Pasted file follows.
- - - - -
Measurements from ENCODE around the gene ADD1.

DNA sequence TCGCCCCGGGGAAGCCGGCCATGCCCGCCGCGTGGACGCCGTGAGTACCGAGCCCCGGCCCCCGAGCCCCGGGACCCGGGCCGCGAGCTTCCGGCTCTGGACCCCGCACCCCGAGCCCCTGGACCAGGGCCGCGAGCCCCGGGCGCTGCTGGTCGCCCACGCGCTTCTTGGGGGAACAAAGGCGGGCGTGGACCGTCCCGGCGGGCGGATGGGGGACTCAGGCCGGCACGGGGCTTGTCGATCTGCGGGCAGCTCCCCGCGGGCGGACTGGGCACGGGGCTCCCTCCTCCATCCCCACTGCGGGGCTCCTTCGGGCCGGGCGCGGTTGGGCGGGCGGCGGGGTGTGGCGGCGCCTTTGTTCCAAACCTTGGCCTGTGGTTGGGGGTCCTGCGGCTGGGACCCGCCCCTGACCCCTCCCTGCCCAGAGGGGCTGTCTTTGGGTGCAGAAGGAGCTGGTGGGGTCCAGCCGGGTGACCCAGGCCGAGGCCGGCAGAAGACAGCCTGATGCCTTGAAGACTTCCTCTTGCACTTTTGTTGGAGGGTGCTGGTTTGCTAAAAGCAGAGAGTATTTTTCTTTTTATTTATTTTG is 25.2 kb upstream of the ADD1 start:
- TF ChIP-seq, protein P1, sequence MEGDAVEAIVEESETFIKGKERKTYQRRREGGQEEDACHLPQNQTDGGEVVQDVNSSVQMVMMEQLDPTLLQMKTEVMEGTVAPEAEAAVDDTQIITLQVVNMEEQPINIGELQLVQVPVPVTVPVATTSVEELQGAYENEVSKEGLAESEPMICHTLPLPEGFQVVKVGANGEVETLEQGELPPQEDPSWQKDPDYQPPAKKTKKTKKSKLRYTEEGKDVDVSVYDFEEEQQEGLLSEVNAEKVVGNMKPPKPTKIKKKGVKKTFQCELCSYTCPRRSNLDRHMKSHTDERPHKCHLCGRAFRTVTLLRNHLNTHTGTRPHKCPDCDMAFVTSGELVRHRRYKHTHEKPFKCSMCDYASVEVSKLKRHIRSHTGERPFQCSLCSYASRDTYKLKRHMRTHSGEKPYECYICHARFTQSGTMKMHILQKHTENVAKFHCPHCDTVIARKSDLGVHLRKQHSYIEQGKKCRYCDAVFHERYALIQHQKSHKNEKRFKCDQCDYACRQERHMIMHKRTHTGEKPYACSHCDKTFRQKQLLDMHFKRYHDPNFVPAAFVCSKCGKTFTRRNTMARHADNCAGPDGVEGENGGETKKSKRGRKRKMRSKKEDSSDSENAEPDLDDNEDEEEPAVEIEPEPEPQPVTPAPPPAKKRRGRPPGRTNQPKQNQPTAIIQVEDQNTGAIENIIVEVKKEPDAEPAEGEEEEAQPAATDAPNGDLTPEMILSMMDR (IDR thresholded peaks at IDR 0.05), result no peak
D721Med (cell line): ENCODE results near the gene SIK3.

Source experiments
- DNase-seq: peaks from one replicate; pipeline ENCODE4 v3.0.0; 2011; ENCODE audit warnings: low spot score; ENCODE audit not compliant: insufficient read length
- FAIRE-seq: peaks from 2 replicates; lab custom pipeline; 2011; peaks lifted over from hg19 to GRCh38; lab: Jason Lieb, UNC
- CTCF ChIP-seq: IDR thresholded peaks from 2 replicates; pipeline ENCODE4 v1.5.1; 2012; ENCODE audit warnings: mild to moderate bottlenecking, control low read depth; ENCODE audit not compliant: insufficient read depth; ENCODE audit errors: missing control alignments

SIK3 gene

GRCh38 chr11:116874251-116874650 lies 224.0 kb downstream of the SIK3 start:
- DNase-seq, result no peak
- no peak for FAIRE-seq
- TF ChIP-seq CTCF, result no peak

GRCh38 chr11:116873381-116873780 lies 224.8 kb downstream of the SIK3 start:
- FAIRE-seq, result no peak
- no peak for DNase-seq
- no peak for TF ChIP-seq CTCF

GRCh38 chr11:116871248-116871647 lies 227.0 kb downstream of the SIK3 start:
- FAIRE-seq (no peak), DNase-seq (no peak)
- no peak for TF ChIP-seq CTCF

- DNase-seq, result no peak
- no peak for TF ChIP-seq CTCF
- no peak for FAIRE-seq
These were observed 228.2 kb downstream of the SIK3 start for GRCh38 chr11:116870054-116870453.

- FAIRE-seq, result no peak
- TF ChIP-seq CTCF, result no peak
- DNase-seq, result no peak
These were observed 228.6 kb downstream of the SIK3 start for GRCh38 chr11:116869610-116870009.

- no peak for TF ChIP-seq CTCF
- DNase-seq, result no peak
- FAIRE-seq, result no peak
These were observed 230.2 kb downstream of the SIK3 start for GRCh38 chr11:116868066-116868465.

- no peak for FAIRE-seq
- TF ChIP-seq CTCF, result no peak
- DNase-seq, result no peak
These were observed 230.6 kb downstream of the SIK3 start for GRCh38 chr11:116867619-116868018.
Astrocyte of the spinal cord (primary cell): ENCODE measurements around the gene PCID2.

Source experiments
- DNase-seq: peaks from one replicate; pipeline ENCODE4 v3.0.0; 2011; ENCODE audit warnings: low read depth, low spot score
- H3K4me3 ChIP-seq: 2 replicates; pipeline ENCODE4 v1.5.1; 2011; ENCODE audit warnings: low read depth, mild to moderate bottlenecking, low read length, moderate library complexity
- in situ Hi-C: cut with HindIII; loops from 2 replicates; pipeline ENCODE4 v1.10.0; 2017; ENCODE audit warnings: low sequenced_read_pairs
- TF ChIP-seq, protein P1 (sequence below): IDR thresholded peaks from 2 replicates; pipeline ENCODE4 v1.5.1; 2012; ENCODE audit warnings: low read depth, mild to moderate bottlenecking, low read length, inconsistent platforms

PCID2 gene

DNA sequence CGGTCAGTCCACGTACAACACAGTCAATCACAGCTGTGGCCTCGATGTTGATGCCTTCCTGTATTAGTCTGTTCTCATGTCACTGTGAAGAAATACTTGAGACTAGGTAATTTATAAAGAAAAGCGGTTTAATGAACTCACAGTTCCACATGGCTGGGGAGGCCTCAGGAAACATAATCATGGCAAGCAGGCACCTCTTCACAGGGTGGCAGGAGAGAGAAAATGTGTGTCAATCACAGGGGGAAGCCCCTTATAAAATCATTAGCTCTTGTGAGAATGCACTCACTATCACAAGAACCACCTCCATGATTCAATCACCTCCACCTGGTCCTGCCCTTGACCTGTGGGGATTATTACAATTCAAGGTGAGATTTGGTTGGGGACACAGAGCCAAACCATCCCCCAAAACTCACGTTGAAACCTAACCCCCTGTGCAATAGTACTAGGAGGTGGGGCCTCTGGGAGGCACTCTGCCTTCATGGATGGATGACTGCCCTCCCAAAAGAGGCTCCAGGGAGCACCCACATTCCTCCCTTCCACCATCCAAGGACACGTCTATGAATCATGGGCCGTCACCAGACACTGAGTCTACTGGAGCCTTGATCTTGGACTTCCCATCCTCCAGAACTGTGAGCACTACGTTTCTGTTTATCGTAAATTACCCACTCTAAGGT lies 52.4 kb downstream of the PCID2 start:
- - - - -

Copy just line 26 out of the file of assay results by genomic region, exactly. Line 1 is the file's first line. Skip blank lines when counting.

- TF ChIP-seq CTCF, result no peak